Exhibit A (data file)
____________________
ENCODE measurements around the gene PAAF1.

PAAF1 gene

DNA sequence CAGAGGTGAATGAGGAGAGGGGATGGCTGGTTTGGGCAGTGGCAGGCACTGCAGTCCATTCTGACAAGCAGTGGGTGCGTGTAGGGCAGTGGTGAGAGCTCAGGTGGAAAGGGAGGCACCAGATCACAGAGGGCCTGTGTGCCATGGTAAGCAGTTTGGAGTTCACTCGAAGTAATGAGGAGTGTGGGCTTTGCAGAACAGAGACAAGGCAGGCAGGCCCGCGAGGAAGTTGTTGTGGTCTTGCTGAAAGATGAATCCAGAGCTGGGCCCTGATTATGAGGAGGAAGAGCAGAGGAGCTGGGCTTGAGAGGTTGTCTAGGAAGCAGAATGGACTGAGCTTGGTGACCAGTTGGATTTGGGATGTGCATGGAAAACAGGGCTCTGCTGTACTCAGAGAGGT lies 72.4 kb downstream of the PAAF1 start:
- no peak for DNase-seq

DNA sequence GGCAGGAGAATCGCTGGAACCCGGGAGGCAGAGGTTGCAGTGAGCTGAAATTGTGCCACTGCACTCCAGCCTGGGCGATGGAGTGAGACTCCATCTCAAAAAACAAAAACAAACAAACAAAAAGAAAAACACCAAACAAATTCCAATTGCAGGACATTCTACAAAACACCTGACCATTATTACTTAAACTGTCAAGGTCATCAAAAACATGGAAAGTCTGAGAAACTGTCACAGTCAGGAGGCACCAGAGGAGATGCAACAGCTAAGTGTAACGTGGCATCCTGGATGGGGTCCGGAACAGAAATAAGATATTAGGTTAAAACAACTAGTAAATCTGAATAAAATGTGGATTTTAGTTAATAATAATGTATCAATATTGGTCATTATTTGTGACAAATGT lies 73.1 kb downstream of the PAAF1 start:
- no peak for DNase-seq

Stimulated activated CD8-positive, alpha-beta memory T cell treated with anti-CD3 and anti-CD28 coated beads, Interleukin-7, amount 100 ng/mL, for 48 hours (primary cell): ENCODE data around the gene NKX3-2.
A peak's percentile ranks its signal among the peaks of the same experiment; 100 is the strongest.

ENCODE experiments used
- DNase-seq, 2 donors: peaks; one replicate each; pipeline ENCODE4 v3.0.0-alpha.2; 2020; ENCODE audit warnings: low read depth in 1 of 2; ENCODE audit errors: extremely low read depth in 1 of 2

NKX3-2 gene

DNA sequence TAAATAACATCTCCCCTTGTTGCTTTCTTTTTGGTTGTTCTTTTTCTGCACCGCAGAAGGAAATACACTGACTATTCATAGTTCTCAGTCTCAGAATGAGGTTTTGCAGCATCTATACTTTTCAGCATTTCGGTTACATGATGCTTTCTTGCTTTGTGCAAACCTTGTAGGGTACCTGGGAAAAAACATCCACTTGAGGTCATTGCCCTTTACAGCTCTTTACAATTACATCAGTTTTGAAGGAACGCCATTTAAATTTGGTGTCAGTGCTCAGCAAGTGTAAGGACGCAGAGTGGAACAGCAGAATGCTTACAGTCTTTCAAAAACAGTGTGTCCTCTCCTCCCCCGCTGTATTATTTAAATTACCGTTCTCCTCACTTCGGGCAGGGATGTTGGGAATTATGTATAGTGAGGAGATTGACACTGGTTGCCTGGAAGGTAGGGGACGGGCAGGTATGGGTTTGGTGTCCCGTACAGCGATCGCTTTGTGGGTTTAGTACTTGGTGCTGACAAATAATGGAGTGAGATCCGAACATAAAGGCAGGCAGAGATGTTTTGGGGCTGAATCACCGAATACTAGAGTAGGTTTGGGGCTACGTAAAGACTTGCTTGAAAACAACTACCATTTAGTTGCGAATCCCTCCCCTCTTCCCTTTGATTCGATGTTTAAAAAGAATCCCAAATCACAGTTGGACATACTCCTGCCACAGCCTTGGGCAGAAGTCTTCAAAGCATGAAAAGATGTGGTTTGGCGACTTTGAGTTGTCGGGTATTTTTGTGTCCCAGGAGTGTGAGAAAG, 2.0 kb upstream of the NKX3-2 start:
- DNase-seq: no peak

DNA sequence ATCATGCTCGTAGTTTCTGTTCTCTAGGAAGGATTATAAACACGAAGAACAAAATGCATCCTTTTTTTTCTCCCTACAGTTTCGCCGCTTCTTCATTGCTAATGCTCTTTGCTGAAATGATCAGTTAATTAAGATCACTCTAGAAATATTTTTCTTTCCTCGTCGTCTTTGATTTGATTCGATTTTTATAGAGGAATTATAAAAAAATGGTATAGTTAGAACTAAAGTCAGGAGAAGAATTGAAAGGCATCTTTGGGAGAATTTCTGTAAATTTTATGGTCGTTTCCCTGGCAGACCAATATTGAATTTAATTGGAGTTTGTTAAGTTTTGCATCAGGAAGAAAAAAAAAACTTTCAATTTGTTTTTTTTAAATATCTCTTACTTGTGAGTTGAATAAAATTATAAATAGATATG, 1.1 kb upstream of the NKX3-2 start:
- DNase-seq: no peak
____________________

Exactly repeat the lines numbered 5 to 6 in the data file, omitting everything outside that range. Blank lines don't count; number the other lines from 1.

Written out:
DNA sequence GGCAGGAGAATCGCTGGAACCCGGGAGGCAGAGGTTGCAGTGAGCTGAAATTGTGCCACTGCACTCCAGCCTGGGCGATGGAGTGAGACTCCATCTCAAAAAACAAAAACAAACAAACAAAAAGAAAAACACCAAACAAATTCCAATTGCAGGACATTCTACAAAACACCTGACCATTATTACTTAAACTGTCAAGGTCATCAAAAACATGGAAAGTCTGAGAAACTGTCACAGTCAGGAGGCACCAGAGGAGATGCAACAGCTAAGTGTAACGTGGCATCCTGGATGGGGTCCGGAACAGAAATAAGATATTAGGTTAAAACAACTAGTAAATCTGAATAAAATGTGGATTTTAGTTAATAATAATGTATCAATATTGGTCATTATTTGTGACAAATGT lies 73.1 kb downstream of the PAAF1 start:
- no peak for DNase-seq